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Relative Velocity Question

  1. Dec 6, 2003 #1
    I’m just having a bit of trouble with this relative velocity question:

    This is what ive got so far:

    Work so far.

    I think ive gotten a part a right, and ive made a start on a part b, but im pretty much lost on part b (i) and (ii).
    Any help would be appreciated.

    (v = velocity, Va = velocity of A, Vb = velocity of B, Vab = velocity of B, relative to A)
  2. jcsd
  3. Dec 6, 2003 #2


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    1. I am told I don't have "permission" to look at your website!
    2. Are both cyclists moving toward the intersection?
    3. Does the problem really have (i) and (ii) under (b) but a. and b. under (a)?
    4. Is the problem really asking for relative velocity rather than the rate at which they are closing?

    Assuming all this is true then:
    Set up a coordinate system with origin at P, the positive x-axis to the east, and positive y axis to the north, then A's velocity (relative to the ground) is (3,0) and B's is (0,4). B's velocity relative to A is
    (0,4)-(3,0)= (-3, 4).
    A's position after t seconds is (-80+ 3t,0) while B's position is (0,-40+4t). The distance between them (squared) is (3t-80)2+(4t-40)2. That is a minimum when its derivative 6(3t-80)+ 8(4t-40)= 50t- = 800 or t= 16 seconds. At that point the distance between them is √((-192)2+ (24)2)= √(37440)= 193.5 m.

    Now we assume that A decelerates at 0.1 m/s2. Then his velocity at time t is (3-0.1t, 0) and his position is (-80+ 3t- 0.05t2,0). B decelerates at q m/s2. His velocity at time t is (0,4-qt) and position (0,-40+ 4t- (q/2)t2).

    To find the velocity of B relative to A, subtract the velocity vectors relative to P as before: (0,4-qt)-(3- 0.1t)= (-3+0.1t,4-qt).

    To have them arrive at P at the same time, we must solve
    -80+ 3t- 0.05t2= 0 for t (to find when A arrives there), substitute that value into -40+ 4t- (q/2)t2= 0 to find the value of q that gets B there at the same time.
  4. Dec 7, 2003 #3
    1. Thislink should work.
    2. From my reading of the question, i would think that yes, they are both moving toward the intersection at junction P.
    3. Yes there is an A part a and b and a B part i and ii. If you dont get confused by the question then youll just get confused with the order, either way youre screwed.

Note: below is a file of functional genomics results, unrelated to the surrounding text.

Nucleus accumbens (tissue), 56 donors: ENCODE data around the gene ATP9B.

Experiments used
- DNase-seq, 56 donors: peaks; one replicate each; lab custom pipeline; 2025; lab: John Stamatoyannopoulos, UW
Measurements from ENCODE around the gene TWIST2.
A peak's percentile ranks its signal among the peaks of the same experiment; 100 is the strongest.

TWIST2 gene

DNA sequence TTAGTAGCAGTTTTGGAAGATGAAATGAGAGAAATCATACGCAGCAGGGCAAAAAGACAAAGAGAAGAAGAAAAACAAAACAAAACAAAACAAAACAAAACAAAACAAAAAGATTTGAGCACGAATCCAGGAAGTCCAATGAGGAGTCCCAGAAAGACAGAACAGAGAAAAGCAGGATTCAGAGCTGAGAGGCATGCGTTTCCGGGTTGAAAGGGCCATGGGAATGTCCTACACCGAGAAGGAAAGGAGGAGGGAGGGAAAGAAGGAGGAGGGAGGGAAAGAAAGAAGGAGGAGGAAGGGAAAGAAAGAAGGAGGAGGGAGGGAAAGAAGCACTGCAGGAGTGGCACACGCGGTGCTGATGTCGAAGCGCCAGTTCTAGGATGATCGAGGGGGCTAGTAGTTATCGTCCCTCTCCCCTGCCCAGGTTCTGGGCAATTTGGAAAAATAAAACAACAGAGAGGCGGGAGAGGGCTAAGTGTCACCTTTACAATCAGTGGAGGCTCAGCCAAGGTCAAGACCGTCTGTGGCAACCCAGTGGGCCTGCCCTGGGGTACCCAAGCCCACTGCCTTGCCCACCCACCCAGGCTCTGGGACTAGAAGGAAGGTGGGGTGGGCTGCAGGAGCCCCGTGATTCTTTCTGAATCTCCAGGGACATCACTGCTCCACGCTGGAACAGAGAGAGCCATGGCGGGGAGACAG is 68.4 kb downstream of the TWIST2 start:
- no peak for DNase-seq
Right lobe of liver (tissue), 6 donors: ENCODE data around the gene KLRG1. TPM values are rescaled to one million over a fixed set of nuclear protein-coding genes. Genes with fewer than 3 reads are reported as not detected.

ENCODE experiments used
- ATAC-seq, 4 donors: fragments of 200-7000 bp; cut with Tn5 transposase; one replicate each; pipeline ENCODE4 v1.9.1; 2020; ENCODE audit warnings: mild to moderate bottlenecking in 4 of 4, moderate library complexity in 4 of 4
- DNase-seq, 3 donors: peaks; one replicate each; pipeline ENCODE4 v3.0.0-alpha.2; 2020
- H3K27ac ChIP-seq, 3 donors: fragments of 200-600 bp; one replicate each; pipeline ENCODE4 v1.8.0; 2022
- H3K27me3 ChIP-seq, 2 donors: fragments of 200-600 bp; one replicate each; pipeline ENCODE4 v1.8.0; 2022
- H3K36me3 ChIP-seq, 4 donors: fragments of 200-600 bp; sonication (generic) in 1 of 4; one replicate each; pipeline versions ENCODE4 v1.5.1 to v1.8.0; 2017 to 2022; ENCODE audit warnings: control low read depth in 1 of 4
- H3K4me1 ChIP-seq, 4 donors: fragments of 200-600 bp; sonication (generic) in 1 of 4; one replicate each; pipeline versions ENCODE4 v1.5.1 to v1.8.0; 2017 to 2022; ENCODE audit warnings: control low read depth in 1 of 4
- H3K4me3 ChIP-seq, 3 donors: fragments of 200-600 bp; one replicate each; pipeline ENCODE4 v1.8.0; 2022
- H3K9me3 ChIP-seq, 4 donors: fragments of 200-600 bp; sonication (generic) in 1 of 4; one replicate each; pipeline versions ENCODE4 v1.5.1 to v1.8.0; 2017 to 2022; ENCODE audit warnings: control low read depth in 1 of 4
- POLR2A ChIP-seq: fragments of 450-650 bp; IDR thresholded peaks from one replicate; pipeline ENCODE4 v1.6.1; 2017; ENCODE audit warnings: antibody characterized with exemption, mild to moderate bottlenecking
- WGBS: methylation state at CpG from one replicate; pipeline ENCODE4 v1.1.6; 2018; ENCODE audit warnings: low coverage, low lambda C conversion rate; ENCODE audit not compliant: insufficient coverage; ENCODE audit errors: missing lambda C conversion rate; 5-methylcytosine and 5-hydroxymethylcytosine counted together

4. I would think that part A (a and b) are both looking for RV, whereas part B (i and ii) are looking for the rate at which theyre closing.

    Thanks again for the help, i hope this clears up the question for you a little bit.
  5. Dec 7, 2003 #4
    Ive just been looking through your answer Hallsofivy, and ive just got a few questions for you:

    What the question was asking was how far the two cyclists are from p when they are nearest together: from reading your reply it seemed to me like you were finding the closest distance they were from each other - like i was doing, but our answers are very different. You say
    i dont really follow this part very well, could you maybe explain a bit more?

    Where did the "-80+3t - 0.05t2" equation come from, particulary the 0.05t2 part?

    When i tried to solve your equation, i got a complex answer (iotas), so somewhere along the way theres been an error. Any idea? Ive spent a while looking through your solution, the bits i follow seem ok, i dont know if you or anybody else can maybe find some mistakes.
    Thanks again
  6. Dec 7, 2003 #5
    Hi, I get slightly different results to HallsOfIvy.


    I also get the time till there distance is a minimum = 16 seconds
    At this point, A is 32m from junction, B is 24m.
    (i used same method as HallsOfIvy)

    my equation was [tex]d^2=(-40+4t)^2+(-80+3t)^2[/tex]

    differentiating this gave a minimum value of t as 16.

    I got new relative veloctiy as


    I found a value for t in the quadratic as 17.01562

    This gave q=2.1157

    Do you have the correct answers?
  7. Dec 7, 2003 #6
    I dont have the answers as of yet, i should have them by the end of the week though. Im stil not too clear on how both of you got the equations to differentiate, so i guess im missing something fundamental to the understanding of the question. Thanks again for the help.
  8. Dec 8, 2003 #7
    The formula comes from finding their distances from (0,0) the origin after t seconds. If you draw the diagram with A at (-80,0) and B at (0,-40) and you consider their velocities. A is moving towards the junction therefore the distance is getting smaller. After 1 second A is at the point (-77,0) and after two seconds is at the point (-74,0).

    Therefore the distance of A from the junction after t seconds is (-80+3t) metres

    Similar reasoning is used for the position of B after t seconds.

    Then its just pythagorus with the distance between them being the hypotenuse of the right angled triangle, the right angle is the junction. Thats where the expression comes from
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